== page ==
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dc.contributor.authorMcCann, Jean E.
dc.date.accessioned2014-07-23T12:54:43Z
dc.date.available2014-07-23T12:54:43Z
dc.date.issued1963
dc.identifier.urihttp://hdl.handle.net/1842/9381
dc.description.abstractAny military body which is essentially an irregularly raised volunteer force presents certain peculiar problems of recruitment, discipline and organisation. The resources available to a regular army to secure enlistment, discipline and supplies, were, because of its very nature, denied to the Jacobite army of 1745/6. The methods, however, by which the problems of recruitment, discipline and finance were solved by the rebel army were often to play a decisive part in the fate of the rebellion as a whole. Problems of local recruitment, and the availability of small parties of men to enforce recruiting or levy money, were often to affect the fortunes of the rebel army operating at a distance of several counties. In one sense such local activities remained isolated from the main strategy, for local recruitment was apparently much less affected by the varying fortunes of the main force than might have been expected. It is difficult to trace a discernible pattern between important military successes or reverses and local recruitment. Local recruitment, for instance, was affected primarily by the presence locally of the main force rather than by the news of military actions elsewhere. The major actions of the campaign do not appear to have had a decisive effect on recruitment, even in their own immediate neighbourhood. From, for instance, the St. Andrews district, out of a total of forty-four rebel recruits in the official "List of Persons concerned in the Rebellion," only five joined after the Jacobite victory of Prestonpans. Again, from Haddington, an area which one would also expect to reflect the action at Prestonpans, out of fifty-nine recruits, only ten joined after that battle. These statistics alone, of course, are not conclusive. The lists of named adherents are not exhaustive and precise details of time of adherence are not given in all cases. The figures do, however, serve to suggest that the factors which explain local recruitment. are complex rather than simple. Such factors are examined separately in relation to each geographical area.en_US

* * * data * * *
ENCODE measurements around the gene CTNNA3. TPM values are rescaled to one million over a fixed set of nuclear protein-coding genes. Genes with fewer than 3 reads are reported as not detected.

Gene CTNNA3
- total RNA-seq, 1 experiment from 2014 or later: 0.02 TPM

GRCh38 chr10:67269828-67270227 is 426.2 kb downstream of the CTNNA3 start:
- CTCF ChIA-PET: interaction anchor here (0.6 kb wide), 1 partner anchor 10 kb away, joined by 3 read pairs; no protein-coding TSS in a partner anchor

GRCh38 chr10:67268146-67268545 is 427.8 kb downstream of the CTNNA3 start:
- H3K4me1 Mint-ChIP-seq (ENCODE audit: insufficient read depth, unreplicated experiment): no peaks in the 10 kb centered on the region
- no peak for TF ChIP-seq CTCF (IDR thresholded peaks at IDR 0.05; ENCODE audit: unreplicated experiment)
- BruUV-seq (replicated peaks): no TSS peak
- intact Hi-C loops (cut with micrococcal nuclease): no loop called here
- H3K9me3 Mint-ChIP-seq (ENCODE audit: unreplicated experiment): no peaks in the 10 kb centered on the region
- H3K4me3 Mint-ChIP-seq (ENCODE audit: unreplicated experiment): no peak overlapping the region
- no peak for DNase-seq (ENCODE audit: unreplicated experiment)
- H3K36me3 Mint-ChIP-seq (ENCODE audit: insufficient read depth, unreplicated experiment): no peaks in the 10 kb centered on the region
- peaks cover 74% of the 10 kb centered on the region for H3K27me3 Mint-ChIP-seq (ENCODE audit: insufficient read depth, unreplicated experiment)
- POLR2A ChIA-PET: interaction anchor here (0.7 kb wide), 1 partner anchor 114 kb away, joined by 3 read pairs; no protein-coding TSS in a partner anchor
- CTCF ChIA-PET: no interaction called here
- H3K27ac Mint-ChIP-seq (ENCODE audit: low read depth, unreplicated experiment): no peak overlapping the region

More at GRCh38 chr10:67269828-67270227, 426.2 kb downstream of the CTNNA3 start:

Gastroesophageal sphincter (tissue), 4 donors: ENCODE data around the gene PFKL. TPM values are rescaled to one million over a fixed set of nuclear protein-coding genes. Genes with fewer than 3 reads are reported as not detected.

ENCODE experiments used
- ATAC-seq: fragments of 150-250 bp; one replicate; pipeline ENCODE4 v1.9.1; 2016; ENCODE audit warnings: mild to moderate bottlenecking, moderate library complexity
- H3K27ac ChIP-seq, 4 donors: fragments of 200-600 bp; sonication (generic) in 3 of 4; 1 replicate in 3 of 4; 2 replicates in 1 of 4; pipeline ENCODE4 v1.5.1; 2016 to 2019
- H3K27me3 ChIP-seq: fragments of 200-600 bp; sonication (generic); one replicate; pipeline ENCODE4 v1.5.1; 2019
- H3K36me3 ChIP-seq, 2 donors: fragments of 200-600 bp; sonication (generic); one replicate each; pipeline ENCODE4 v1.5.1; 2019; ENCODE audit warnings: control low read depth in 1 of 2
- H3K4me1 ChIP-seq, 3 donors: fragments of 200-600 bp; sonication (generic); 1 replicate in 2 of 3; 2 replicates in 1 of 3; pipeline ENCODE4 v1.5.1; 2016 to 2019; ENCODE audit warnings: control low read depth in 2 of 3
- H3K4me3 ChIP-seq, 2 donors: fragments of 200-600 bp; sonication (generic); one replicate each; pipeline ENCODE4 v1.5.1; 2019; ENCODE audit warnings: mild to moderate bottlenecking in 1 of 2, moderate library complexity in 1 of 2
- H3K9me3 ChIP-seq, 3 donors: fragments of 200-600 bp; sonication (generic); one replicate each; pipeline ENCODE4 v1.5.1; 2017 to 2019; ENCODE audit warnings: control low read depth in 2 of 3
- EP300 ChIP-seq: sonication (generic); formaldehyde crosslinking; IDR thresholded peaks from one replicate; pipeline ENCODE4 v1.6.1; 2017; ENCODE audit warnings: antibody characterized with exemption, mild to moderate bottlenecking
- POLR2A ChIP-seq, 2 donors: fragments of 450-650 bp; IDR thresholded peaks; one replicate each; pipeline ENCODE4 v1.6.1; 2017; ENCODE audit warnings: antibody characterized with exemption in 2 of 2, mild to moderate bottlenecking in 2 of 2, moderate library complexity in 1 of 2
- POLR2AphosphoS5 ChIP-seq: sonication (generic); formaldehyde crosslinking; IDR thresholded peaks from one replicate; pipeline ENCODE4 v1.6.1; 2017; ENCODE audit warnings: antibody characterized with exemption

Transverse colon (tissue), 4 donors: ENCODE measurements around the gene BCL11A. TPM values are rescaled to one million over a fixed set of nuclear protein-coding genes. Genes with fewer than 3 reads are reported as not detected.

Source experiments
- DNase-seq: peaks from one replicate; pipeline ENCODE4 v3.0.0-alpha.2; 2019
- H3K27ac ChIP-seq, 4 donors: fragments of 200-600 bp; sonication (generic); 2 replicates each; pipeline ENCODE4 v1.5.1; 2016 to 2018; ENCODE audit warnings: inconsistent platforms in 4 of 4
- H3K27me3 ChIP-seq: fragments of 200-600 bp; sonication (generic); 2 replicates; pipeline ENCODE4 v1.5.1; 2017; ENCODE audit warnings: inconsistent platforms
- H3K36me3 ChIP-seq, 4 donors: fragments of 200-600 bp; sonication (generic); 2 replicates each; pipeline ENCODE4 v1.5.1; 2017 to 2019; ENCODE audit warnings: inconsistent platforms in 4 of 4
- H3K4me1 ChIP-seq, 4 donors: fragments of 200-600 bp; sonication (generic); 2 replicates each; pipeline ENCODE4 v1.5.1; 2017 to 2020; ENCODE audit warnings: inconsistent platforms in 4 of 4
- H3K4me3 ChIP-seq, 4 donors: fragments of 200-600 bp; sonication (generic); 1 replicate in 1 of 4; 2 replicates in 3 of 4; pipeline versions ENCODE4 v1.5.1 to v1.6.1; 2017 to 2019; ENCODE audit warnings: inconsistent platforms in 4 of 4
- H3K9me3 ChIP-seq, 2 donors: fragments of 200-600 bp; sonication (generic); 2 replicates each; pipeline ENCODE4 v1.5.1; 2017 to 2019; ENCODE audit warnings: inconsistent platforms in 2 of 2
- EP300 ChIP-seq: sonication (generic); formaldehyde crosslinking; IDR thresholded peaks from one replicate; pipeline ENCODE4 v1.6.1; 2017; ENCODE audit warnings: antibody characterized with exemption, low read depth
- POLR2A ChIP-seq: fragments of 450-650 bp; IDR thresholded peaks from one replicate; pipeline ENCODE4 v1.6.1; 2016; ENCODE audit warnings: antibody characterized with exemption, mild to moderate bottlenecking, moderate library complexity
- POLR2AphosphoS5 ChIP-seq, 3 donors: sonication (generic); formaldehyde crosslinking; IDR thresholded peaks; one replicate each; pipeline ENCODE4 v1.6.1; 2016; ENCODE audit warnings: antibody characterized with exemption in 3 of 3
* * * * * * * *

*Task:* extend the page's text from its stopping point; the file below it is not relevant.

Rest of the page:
dc.language.isoenen_US
dc.publisherThe University of Edinburghen_US
dc.subjectJacobite armyen_US
dc.subjectJacobite Rebellion, 1745-1746en_US
dc.titleOrganisation of the Jacobite army, 1745-1746en_US
dc.typeThesis or Dissertationen_US
dc.type.qualificationlevelDoctoralen_US
dc.type.qualificationnamePhD Doctor of Philosophyen_US


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